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Every animal interaction we had showed me that wild nature is sacred, and we are connected to it. There were so many breathtaking moments with the wild animals in South Africa. On horseback, we would share dusk with a rhino mother and her calf grazing a few feet away. We would gallop straight through a herd of zebra. I would look into a lion’s amber eyes and let them take my breath away. In these moments, I never felt like I was just “observing” these animals as one would do in a zoo. I was in awe of their presence, and even more in awe of the reality that I was sharing it. My feet touched the same dirt path, we breathed the same air around us, we felt the same sun warm our skin.
Over and over again we were told “only prey runs.” This phrase would be used when a ranger was reminding us what to do if you encounter a lion or other predator on foot. If you run away, you are mimicking the predator’s prey, and so their instinct is to chase after and attack you. Even though this was drilled into our heads, when situations came up, instinct took over.
We spent two nights camping in Kruger National Park. Our campsite was fenced in, and at night we could watch the hyenas come right up to the other side of the fence. We would sit, speaking only in whispers, and watch them sniff around the fence, attracted by the smell of our dinner. Hyenas have massive shoulders and small heads, giving them a monster-like appearance. I felt a combination of fear and mesmerization being this close to such a creature. As we stared, transfixed by their presence, the rangers told us stories about vicious hyena attacks on humans (“You know the guy at the gas station with only one ear? Hyena.”)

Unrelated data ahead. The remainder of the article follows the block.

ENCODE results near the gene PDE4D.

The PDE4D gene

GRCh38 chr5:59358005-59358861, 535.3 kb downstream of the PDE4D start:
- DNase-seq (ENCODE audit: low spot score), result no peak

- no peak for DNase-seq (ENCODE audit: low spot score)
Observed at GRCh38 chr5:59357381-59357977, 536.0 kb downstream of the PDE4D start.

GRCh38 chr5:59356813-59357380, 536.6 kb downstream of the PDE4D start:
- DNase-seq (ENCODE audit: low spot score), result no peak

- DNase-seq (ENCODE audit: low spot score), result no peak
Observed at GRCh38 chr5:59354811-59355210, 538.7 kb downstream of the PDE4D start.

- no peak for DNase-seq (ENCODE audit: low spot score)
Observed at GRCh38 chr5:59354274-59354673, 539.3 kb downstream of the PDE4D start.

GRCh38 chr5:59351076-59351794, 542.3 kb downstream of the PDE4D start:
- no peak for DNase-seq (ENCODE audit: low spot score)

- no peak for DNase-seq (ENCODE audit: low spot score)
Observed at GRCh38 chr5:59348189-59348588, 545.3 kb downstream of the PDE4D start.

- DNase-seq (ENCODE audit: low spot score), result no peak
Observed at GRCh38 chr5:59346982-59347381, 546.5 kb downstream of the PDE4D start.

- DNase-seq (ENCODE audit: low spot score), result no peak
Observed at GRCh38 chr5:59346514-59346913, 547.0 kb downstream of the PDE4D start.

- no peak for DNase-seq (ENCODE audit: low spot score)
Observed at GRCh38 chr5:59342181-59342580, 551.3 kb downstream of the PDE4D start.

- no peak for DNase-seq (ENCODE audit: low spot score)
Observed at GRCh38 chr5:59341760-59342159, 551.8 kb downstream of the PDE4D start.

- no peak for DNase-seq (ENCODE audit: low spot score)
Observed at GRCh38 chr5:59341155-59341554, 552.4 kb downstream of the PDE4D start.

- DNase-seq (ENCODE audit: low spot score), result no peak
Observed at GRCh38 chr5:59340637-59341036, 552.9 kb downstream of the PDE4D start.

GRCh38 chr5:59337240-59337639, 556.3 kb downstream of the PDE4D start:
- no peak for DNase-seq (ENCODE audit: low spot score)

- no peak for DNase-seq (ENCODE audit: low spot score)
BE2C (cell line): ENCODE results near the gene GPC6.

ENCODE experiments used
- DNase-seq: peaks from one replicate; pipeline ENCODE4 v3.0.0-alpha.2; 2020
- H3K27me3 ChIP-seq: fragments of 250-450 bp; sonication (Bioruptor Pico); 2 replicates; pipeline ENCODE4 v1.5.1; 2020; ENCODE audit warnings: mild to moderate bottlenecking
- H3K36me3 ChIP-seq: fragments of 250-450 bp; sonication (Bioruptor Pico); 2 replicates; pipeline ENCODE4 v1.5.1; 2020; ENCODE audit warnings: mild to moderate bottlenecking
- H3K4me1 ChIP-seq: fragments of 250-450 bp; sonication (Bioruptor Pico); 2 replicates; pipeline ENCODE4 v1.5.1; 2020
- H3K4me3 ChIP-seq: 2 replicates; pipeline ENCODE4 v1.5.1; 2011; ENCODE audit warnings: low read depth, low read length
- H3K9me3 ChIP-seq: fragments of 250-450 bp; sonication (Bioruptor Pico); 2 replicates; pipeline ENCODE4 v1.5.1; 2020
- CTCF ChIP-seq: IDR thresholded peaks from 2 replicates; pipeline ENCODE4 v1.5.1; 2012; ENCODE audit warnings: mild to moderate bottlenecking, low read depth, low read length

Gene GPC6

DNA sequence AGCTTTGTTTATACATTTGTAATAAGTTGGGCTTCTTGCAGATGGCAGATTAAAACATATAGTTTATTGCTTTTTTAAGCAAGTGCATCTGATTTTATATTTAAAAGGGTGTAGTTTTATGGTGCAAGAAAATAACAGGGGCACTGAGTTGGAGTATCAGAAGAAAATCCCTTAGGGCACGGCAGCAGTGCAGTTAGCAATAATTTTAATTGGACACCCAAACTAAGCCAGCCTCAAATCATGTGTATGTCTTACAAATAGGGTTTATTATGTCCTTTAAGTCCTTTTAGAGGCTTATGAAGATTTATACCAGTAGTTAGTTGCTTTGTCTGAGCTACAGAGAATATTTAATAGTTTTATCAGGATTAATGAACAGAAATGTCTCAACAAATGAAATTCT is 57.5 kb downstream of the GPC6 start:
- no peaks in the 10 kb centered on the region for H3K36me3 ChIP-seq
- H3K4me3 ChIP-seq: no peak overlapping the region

Our campsite was meant to be fenced in so that animals were kept out. We slept in tents, and there was a separate bathroom facility. One night I, along with two other girls, was brushing my teeth when we heard the unmistakable laughing-call of a hyena. I felt a shiver along my spine. It’s eeriness rang so loud we joked that the hyena was right outside of the bathroom. We finished in the bathroom and I along with another girl started to walk back to our tents. As soon as we walked outside, she stopped abruptly and pointed, grabbing my arm. I looked up and saw the unmistakable silhouette of a hyena right in front of us, inside the camp, less than fifteen feet away! We didn’t say a word to each other, I think I screamed, and together we sprinted back inside the bathroom and locked ourselves in a bathroom stall.
Even though we didn’t apply the “only prey runs” philosophy in that moment, this phrase struck me as I think it’s a policy you can apply to life in general. When you are confronted with a problem, it needs to be faced head-on. Running from it is neither wise nor effective, because the problem will eat you.
I would often stop and marvel at the fact that I was living in this wild, incredible place. One day at Bush House, I walked to the clothing line with my bag of wet clothes and sweat forming above my upper lip and at my hair line. The clothing line was at the edge of the "bush"- the area where we were forbidden to walk in unsupervised or even walk near at night. You couldn't see much but thick trees and bushes but you could hear the orchestra of insects humming and you could feel the tension that comes with knowing what inhabits it. I was looking down at my feet, navigating the grass that was nothing like the grass at home. This grass was rough and tangled and unpredictable.
I started to hang my clothes up on the line and almost laughed out loud at myself in these surroundings. I was thinking of how last time I used this laundry bag, I was carrying it to the laundry room of the dormitory I was living in Washington, D.C. The room was air conditioned and held rows of white washing and drying machines that stood tall in their modernity. My days were filled with speeding trains that carried me to a skyscraper building in which I spent my day looking at a computer screen and checking numbers. Everything was predicted, scheduled, measured, calculated and checked again to make sure the predicting, scheduling, measuring and calculating was done correctly.
Where I was now, the grass grew as tall as it wanted. The temperature rose as high as it wanted. The wildebeest roamed where they wanted; last night where they wanted was underneath this clothes line. Who was I, hanging up my laundry in the African bush, with my burnt face sweating in this kind of sun I hadn't met before?